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National gay rights group to file W.Va. lawsuit

CHARLESTON, W.Va. -- A national gay and lesbian civil rights organization will file a federal lawsuit in West Virginia on Tuesday.

Lambda Legal will hold a press conference at 10 a.m. in Huntington to announce the lawsuit, according to a release from the firm. The group was among those who filed a lawsuit in Virginia in August challenging that state's ban on gay and lesbian marriage.

A spokesman for Lambda Legal wouldn't release details of the West Virginia lawsuit on Monday. According to the group's website, it has been working with Fairness West Virginia, a gay rights group, "to find a way for all same-sex couples and their families in the Mountain State to get equal legal treatment and protections."

Casey Willits, executive director of Fairness West Virginia, would only confirm Monday that Fairness has been working with Lambda.

"We've been working with them and looking at issues this summer regarding West Virginia and how it fits into federal legal precedent," Willits said.

Delegate Stephen Skinner, D-Jefferson, said Monday he wanted to wait until after a press conference to comment, but told the Gazette, "I think we may be hearing about an important lawsuit on the Constitution." Skinner, a Martinsburg attorney, is the first openly gay member of the state Legislature.

The Virginia lawsuit was filed in U.S. District Court by a couple from Staunton, Va., who argues that Virginia's ban on gay marriage is unconstitutional.

The American Civil Liberties Union was among the groups that filed the Virginia lawsuit. Sarah Rogers, attorney for the West Virginia ACLU, didn't know about the planned West Virginia lawsuit.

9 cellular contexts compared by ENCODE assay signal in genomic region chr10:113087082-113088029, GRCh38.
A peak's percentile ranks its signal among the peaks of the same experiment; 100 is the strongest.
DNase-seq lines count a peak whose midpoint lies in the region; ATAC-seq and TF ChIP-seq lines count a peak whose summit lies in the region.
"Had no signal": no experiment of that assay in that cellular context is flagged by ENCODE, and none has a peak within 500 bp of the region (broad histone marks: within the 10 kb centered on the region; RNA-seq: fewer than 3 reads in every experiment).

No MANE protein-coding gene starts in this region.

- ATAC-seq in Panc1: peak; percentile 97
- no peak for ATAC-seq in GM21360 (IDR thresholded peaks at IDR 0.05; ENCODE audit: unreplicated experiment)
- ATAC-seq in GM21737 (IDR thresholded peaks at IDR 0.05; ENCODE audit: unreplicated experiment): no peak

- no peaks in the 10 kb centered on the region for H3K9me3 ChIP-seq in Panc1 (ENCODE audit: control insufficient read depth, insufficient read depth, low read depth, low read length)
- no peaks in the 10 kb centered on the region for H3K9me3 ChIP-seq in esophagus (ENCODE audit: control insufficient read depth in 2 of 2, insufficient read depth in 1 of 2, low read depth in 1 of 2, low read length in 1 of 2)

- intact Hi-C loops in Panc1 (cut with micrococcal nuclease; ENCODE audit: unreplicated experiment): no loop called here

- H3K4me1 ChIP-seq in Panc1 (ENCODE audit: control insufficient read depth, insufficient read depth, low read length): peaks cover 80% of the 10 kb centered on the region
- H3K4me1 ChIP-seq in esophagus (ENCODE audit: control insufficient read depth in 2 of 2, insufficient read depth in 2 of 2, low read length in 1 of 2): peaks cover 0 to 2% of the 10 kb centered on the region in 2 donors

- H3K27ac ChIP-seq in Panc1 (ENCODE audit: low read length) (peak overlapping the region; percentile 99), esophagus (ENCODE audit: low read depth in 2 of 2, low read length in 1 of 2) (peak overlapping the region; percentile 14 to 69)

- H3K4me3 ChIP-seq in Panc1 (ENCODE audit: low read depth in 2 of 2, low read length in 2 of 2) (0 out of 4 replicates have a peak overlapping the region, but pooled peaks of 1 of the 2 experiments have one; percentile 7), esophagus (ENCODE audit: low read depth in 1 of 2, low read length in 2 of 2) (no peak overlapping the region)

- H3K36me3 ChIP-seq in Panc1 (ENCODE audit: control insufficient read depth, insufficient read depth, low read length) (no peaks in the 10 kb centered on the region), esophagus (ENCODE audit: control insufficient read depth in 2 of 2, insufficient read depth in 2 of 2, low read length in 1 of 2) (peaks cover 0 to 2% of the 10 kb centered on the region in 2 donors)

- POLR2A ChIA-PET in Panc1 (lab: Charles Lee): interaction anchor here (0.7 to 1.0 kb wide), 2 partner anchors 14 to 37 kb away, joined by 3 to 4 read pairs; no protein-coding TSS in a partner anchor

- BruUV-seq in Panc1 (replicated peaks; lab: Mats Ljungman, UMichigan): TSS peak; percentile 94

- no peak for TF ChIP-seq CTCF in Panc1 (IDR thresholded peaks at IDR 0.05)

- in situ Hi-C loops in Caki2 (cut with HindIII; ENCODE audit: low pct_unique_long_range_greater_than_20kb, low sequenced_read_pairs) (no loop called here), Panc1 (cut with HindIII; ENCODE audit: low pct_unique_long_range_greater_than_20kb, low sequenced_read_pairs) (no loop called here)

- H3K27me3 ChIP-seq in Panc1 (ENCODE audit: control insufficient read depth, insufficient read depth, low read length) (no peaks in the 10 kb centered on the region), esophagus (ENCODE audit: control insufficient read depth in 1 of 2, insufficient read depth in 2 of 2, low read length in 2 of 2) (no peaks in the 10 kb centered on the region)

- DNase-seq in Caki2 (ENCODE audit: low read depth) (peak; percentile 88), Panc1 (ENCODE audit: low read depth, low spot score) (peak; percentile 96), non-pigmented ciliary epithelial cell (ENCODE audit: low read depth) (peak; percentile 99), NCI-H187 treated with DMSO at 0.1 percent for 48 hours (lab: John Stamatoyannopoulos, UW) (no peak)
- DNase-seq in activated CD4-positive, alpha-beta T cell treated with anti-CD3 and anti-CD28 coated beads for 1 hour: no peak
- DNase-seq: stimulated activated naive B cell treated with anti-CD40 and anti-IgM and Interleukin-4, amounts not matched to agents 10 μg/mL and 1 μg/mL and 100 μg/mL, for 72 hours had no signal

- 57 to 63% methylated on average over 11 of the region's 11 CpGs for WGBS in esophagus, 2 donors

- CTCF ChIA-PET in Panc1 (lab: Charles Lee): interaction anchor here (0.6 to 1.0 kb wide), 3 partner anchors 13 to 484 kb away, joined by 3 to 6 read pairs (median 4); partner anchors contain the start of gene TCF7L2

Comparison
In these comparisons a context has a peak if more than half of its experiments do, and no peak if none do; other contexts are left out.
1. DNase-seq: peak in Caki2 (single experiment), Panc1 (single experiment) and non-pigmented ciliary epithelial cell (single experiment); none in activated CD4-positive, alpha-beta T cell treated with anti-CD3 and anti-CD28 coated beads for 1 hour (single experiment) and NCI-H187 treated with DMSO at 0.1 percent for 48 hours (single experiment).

"We are not involved, but obviously Lambda and Fairness are allies of ours so we support any of their efforts," Rogers said.

In June, in a 5-4 decision, U.S. Supreme Court justices struck down a key piece of the federal Defense of Marriage Act, ruling that a provision that denied benefits to legally married gay couples is unconstitutional.

Also, in another 5-4 decision, the court cleared the way for gay marriage to resume in California by ruling that supporters of Proposition 8, a gay marriage ban, didn't have legal standing to challenge a lower court that overturned the law.

West Virginia doesn't recognize same-sex marriage licenses from other states. Also, the state's Human Rights Act doesn't include sexual orientation as one of the protected categories from housing and employment discrimination. State lawmakers have rejected several recent attempts to include gays and lesbians in the state's discrimination laws.

The press conference Tuesday will be held at the Holiday Inn in Huntington. Attorneys filing the lawsuit and their clients will attend, according to Lambda's release.

Reach Kate White at kate.white@wvgazette.com or 304-348-1723.

 

 


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